At the northeastern Colorado breeding facility, ferrets live in indoor environments, where black plastic tubing masquerades as tunnels and raw hamburger as prairie dogs. Before the ferrets are released, they’re put outside in pens with real prairie dog burrows, acclimating for 30 days to the temperatures, sights, sounds and smells of the earth and sky.

The animals are tagged before they’re released and again after they’re trapped during an annual “spotlighting” event, when ferrets living in the wild are counted, as in Arizona’s recent five-night effort.

But even as ferrets recover, food and habitat for the animals are becoming scarce. Prairie dog populations are at about 5 percent of their historic levels and the ferret’s favored prairie habitat is also the target of energy companies.

The Bureau of Land Management was forced to suspend gas and oil drilling leases on more than 29,000 acres of public land in the Uinta Basin of Utah last year, after an internal review board found that leases were issued illegally and could put the black-footed ferret recovery at risk.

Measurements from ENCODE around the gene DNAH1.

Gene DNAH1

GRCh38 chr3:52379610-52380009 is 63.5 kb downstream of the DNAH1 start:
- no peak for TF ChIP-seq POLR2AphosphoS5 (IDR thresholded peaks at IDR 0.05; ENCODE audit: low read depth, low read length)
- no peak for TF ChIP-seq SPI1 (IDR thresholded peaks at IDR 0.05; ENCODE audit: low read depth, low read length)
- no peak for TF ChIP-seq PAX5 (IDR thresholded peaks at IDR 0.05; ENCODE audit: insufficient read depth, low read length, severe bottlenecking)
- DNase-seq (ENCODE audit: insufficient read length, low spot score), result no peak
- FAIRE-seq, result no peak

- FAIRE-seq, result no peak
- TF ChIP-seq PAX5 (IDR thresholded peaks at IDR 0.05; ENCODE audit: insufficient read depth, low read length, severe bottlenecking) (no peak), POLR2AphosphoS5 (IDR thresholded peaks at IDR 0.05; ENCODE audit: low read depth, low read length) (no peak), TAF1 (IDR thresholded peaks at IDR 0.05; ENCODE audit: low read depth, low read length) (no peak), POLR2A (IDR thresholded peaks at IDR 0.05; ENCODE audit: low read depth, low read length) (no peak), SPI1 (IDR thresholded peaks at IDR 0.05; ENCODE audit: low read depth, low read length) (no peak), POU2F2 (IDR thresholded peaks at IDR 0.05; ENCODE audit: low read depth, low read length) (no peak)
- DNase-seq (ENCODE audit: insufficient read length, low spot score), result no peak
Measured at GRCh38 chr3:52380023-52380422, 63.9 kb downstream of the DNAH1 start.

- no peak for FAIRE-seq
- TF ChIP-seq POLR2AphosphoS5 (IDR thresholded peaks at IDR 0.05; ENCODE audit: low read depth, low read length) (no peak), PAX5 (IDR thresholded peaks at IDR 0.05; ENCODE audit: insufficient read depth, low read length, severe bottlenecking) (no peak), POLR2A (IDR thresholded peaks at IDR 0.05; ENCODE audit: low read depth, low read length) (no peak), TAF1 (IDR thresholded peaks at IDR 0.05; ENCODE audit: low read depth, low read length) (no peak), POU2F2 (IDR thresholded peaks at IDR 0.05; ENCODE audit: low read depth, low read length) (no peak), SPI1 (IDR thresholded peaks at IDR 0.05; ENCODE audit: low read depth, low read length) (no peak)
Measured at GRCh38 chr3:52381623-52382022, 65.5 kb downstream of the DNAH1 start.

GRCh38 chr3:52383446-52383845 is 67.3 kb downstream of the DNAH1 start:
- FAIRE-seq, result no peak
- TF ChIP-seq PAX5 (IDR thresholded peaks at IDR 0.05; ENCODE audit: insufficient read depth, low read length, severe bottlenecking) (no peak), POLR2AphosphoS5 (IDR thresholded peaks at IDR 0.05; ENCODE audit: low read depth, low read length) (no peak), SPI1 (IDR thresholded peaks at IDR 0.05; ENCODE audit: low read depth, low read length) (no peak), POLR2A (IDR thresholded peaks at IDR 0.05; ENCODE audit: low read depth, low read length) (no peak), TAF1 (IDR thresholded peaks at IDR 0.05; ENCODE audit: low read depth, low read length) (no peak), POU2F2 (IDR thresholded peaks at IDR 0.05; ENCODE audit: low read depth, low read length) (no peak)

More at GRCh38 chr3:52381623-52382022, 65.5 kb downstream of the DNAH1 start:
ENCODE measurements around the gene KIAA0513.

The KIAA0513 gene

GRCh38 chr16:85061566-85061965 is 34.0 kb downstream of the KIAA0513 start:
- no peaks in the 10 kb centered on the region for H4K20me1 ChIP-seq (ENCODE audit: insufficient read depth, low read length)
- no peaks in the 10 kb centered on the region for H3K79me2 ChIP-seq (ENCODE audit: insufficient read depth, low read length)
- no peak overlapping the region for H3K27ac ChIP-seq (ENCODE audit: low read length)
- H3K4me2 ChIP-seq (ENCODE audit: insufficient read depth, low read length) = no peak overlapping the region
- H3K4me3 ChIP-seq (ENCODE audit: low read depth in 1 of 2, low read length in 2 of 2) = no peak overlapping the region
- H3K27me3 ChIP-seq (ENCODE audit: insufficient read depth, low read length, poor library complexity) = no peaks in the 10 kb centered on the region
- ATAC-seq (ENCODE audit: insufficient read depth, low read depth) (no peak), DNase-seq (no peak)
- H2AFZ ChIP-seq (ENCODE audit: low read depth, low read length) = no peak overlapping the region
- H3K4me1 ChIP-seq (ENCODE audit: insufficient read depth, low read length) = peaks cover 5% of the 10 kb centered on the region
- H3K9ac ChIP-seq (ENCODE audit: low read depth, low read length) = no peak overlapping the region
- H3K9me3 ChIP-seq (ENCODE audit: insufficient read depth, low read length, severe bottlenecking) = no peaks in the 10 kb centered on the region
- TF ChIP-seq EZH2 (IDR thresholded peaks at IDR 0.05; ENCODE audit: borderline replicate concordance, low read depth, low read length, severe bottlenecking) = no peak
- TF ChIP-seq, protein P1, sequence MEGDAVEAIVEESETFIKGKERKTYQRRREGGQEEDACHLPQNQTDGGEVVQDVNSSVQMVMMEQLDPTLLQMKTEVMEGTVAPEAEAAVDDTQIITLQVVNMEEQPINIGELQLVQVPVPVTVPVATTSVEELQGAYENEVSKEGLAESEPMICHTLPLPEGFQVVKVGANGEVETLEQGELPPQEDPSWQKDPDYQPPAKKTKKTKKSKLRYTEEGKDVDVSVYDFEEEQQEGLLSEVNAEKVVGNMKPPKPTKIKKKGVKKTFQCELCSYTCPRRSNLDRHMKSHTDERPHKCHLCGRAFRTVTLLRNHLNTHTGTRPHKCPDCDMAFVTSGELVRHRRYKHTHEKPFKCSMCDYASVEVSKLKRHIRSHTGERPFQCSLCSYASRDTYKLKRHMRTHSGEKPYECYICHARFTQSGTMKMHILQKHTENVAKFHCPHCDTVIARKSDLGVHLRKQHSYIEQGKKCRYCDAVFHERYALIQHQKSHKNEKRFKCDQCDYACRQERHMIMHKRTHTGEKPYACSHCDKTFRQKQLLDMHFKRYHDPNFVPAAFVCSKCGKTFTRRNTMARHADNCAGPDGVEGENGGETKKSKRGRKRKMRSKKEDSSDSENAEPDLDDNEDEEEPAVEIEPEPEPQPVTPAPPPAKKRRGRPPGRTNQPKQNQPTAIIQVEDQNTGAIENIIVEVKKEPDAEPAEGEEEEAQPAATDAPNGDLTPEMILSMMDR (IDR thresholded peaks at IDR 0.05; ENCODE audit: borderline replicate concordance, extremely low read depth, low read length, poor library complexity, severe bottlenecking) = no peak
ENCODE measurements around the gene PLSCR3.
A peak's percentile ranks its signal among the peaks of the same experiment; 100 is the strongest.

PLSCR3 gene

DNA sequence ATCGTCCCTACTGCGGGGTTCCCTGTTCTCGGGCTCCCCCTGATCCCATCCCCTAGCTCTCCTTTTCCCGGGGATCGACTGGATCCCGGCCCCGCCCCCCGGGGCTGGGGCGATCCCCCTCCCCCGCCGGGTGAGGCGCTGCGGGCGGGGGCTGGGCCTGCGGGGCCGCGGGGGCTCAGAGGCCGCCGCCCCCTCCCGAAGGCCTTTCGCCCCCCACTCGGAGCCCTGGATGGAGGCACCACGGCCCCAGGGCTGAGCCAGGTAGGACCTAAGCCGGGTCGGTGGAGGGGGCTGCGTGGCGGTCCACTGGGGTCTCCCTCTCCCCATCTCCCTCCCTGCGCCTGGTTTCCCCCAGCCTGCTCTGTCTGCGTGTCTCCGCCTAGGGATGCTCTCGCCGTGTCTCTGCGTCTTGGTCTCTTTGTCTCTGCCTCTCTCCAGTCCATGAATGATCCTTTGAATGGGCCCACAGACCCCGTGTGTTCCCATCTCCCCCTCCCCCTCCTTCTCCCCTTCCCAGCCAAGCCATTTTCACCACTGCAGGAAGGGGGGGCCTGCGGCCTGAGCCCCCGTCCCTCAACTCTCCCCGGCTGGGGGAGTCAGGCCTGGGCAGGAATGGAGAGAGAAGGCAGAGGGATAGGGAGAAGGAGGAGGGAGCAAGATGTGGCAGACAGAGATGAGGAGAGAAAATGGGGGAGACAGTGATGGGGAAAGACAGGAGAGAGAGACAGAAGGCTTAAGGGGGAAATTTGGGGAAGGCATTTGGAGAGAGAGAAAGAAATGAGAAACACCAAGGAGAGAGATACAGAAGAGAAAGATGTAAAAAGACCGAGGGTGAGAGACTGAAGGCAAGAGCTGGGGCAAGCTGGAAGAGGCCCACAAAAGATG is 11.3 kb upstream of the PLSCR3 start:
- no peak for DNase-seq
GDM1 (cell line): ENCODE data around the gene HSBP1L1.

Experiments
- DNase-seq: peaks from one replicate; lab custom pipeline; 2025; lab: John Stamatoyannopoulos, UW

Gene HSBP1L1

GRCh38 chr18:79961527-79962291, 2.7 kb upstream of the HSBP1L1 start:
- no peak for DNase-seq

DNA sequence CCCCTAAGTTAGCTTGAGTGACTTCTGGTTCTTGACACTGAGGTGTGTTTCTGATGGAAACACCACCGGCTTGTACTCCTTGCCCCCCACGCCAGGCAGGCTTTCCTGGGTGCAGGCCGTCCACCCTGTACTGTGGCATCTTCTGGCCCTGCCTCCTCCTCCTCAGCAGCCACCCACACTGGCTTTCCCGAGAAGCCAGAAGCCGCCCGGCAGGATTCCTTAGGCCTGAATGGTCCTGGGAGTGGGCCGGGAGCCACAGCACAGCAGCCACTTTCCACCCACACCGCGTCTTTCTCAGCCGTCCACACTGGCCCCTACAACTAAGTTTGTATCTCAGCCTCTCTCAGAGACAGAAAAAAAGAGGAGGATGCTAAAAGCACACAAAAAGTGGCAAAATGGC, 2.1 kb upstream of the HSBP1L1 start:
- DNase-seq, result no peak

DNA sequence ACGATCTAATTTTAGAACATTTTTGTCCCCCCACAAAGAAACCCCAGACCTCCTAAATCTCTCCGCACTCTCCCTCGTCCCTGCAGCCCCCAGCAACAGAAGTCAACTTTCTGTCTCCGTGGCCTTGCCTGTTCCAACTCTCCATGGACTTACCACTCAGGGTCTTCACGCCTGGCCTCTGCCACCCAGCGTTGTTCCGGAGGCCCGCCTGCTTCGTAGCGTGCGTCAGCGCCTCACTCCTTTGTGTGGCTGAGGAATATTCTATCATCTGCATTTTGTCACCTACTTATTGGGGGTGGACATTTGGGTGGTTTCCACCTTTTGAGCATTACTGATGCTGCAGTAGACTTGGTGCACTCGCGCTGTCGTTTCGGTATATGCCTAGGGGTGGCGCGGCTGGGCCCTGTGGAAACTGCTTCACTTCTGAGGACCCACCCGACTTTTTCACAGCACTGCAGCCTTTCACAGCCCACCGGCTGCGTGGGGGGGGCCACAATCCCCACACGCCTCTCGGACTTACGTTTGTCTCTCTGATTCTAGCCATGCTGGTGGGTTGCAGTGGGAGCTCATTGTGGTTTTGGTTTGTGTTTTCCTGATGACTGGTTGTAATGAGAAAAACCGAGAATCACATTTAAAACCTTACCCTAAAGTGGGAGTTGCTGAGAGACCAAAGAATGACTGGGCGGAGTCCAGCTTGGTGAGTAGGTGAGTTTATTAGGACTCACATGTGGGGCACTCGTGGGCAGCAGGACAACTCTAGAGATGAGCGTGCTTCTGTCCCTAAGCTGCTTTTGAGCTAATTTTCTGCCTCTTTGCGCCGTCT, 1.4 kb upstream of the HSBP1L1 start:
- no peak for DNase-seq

And so as one arm of the federal government saves the ferret, another arm threatens its livelihood. The BLM “needlessly risks even our most endangered wildlife,” said Erin Robertson, staff biologist for the Center for Native Ecosystems, a nonprofit based in Denver. “The oil and gas industry already controlled over 80 percent of the potential ferret habitat in the Uinta Basin. The internal review board did the right thing by saying that the BLM needs to consider all of our resources before granting more drilling rights.”

Fish and Wildlife’s Lockhart says there has been “incredible progress” with black-footed ferrets, which he attributes to collaboration and partnerships. That said, he is not hopeful about the species’ chances for flourishing in the wild. Finding and maintaining suitable habitat continues to be a challenge, he says, adding, “It would be a horrible thing if we can’t carry this species to recovery.” © High Country News